I don't think survivorship is only about the fear of recurrence though either. I have some pretty hefty body image issues now. Seriously, I joke all the time about not having a breast because it's how I deal with it but to be totally honest, it f*cking sucks. It makes my heart hurt to think that the only way that I could stay alive was to chop off my breast. And I know that many people say things like 'Well, at least it was your breast and not your [insert other body part here]' but I miss her. I miss feeling like a woman or even feeling attractive. My breasts certainly didn't define who I was as a woman but they certainly were part of my womanhood, the same way that being a mother is for other woman (oh wait, cancer may have taken that from me too).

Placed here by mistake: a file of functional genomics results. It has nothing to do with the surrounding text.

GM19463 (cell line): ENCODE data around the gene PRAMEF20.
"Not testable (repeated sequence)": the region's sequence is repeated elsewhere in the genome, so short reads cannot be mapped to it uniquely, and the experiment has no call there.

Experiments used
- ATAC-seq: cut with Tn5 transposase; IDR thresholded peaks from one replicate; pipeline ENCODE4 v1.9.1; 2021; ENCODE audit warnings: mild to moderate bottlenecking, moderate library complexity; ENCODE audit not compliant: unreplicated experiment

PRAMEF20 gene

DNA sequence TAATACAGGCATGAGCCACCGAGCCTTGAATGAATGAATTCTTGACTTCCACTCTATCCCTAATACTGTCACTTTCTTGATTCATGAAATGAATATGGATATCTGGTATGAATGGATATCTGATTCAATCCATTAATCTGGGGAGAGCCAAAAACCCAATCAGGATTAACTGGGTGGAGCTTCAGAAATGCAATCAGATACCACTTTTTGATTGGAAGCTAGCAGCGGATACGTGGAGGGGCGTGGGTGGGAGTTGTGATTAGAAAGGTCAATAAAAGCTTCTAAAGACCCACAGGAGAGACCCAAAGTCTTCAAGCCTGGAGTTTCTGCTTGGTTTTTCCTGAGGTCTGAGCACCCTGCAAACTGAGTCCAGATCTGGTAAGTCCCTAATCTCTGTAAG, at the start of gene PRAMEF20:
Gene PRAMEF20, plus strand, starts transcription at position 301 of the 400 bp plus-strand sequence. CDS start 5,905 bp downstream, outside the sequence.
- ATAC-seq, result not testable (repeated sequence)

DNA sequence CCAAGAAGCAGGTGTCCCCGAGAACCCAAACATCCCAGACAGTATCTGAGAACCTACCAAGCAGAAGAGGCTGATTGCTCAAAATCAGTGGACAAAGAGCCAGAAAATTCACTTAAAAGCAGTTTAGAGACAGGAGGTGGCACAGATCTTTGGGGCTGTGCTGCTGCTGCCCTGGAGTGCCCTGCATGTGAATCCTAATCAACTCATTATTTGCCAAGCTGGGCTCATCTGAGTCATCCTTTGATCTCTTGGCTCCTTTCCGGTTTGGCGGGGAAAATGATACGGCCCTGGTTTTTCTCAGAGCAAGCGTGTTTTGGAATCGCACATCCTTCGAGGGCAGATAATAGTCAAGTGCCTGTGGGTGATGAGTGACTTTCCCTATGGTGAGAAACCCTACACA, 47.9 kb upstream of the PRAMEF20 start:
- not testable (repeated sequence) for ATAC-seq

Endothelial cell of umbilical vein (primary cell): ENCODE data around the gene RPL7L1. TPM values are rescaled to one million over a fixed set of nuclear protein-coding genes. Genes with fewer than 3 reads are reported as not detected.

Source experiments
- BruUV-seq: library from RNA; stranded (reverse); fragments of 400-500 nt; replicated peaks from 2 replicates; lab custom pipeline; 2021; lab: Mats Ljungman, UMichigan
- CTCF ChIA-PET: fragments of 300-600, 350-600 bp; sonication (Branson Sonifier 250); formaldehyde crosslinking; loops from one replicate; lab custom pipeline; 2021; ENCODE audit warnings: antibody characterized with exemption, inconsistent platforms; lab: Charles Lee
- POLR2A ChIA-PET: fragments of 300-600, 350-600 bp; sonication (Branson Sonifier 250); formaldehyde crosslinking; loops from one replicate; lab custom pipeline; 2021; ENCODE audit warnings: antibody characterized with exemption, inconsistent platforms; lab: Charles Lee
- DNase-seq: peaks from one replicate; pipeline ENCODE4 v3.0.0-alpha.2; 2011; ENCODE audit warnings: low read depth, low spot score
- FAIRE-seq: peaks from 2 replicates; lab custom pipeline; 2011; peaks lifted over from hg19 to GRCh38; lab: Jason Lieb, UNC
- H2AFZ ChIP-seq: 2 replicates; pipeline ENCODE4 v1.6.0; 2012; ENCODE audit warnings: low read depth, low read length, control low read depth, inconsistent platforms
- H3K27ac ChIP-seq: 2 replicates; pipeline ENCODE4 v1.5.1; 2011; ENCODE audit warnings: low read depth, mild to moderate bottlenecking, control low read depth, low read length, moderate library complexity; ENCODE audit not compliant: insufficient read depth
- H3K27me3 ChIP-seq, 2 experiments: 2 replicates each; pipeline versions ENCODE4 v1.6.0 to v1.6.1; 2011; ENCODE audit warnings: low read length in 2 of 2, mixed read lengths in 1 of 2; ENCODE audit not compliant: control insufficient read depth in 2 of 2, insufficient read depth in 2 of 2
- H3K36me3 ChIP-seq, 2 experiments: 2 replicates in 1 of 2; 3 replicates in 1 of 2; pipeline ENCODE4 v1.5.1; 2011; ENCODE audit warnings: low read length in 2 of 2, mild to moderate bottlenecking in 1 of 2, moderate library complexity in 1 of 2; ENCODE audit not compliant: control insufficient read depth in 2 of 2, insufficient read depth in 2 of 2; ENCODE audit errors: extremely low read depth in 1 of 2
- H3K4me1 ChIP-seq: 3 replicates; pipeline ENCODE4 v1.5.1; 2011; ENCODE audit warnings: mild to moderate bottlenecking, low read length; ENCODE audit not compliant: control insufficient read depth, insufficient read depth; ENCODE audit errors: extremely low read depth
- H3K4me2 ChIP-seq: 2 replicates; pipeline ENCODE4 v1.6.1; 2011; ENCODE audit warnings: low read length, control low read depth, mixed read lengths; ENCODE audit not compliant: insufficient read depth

When I pass a mirror anymore, I don't look at my make-up or my hair (really, there's no controlling it) but instead I make sure that my 'boobs' (and I use that word loosely) are straight and I make sure that there is no way to tell which one is real and which one is manufactured in the same factory as stuffed teddy bears and pillows. And my hair, well, I've just given up on it. I don't look like Orphan Annie anymore but it is an interesting look. I try not to worry about it but to be honest I miss my hair. So many people would very easily say 'There is so much more to worry about in the world' and to be honest, I miss my breast more but I think we underestimate the trauma of losing our hair. At the time of treatment, it didn't bother me and even being bald for so many months really didn't phase me but it is now that I am trying to grow it back that I find the injustice of the hair loss of chemo (ugh, especially the thought of having to go through treatment again and losing it all over again).